Lenten Devotional

February 17, 2018

All Day

Category: Adult Education

Matthew 9: 2-13

Sin and Sinners

First the Pharisees are in an uproar because Jesus forgives sins. Then they are indignant because he eats with sinners.

To us, it may seem rather strange that they call Jesus a blasphemer because he forgives the sins of the paralyzed man. For us, to pronounce forgiveness seems a matter of course (at least in theory); we even pray “and forgive us our trespasses (sins) as we forgive those who trespass (sin) against us.” But we must understand that in the Mosaic tradition, only God could forgive sins, and the priest was authorized on his behalf, and this required animal sacrifices. The ritual of the Day of Atonement prescribed that once a year, the sins of the whole people were charged on a male goat, which was then chased away into the wilderness (the “escape-goat” or scapegoat). And there were strict rules for sin offerings.  A bit of this has carried over into the Catholic Church, where confession of sins is made to the priest who is mandated to pronounce forgiveness.

So Jesus’ blasphemy consists in making himself God’s representative. Which, from our perspective, he is of course. But for the Jewish leaders, he was once again simply defying Moses’ laws and provoking the established codex. We also don’t like it if someone defies our rules. Orthodox Jews still today are angry at Jesus for having done these things. Jews who recognize that Jesus was/is the Messiah (Messianic Jews) are not even recognized as Jews by the State of Israel for fear of causing too much trouble with the Orthodox.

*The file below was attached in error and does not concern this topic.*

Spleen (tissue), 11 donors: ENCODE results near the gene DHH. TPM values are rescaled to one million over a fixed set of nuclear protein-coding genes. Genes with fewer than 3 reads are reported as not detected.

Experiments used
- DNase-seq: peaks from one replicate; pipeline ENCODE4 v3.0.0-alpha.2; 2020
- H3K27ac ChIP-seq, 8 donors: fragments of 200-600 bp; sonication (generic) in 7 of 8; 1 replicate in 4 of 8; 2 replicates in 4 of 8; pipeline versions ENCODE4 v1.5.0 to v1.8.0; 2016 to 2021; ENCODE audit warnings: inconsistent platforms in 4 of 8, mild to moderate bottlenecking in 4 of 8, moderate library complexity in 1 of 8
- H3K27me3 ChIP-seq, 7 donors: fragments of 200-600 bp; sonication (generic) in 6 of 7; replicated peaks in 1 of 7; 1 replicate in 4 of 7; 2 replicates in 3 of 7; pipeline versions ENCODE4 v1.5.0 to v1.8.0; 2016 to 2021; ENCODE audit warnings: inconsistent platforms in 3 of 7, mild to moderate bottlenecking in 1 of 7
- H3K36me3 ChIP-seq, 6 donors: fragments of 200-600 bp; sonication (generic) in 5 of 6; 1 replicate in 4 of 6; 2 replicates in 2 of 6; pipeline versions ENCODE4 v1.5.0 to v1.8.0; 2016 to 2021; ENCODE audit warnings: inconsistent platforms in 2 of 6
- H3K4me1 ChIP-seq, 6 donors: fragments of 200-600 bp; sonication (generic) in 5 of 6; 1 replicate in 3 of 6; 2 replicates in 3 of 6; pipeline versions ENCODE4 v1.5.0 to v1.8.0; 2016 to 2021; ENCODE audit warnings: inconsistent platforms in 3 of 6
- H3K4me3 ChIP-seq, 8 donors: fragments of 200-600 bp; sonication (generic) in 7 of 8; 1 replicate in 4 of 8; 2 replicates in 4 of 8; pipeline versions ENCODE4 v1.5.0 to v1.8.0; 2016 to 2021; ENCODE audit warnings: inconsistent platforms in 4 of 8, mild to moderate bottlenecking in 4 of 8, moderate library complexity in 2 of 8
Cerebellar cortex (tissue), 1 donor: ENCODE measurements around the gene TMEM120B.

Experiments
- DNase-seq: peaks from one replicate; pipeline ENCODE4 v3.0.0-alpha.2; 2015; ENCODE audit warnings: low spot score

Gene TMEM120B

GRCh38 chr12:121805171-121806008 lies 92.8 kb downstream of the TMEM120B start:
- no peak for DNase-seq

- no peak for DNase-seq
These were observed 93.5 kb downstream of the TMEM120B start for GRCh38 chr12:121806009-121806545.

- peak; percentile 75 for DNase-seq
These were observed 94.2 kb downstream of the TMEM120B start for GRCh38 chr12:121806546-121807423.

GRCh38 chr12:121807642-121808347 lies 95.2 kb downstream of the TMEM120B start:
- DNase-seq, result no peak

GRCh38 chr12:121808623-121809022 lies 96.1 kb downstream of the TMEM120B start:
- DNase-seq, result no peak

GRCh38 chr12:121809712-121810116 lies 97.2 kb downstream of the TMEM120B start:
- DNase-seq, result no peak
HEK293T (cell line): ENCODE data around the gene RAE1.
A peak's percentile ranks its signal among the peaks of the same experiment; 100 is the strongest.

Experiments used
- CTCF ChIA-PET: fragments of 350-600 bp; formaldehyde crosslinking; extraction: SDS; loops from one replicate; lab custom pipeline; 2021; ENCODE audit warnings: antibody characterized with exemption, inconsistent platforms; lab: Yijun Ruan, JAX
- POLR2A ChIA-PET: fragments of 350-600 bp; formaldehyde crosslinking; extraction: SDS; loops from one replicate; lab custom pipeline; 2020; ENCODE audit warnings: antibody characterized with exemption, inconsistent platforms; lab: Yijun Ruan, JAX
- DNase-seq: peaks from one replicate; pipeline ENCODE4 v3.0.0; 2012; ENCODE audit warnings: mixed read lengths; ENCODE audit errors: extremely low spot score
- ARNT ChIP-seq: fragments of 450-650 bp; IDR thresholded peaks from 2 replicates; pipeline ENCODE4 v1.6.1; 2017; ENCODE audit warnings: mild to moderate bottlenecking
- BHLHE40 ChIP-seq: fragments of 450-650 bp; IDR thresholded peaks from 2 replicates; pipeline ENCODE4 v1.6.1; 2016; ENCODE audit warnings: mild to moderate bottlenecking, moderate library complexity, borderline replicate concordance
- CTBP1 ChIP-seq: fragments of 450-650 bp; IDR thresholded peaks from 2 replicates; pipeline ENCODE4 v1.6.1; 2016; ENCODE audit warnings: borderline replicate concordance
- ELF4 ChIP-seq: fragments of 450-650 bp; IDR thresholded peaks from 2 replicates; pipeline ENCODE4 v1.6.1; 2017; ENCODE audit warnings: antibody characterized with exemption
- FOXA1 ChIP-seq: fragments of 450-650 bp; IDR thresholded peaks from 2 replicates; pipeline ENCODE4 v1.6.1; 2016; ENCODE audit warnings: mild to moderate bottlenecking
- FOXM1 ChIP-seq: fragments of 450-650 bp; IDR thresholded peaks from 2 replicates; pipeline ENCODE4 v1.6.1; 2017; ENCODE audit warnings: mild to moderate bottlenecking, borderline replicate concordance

So, only if one accepts that Jesus is the Messiah, can one understand what he is doing here. However, there is hope: 40 years ago, there were only 200 Messianic Jews in Israel. Today there are an estimated 20’000.

Then, Jesus eats with the sinners. This, to the Pharisees, made him impure. Moses had given many laws against impurity. Purity was and is a high value for anybody wanting to lead a godly life. We know the questions, too: With whom do we associate? What makes us impure? Jesus’ answer makes a clear distinction: He does not associate with the sinners as an equal, but as the doctor. It is not the contact with the sinners itself that makes him (and us) unclean, but it’s how one relates. He is secure in his identity. Relating to sinners won’t change him.

Is it arrogant for us to be secure in our identity when relating to non-Christians? Some people say so. They say we make ourselves superior to others by relating to them as Christians. I would say, it depends on our attitude. If we feel superior, we will be arrogant. If we act out of true love and know that our real identity is in Jesus, through his forgiveness, we will not be.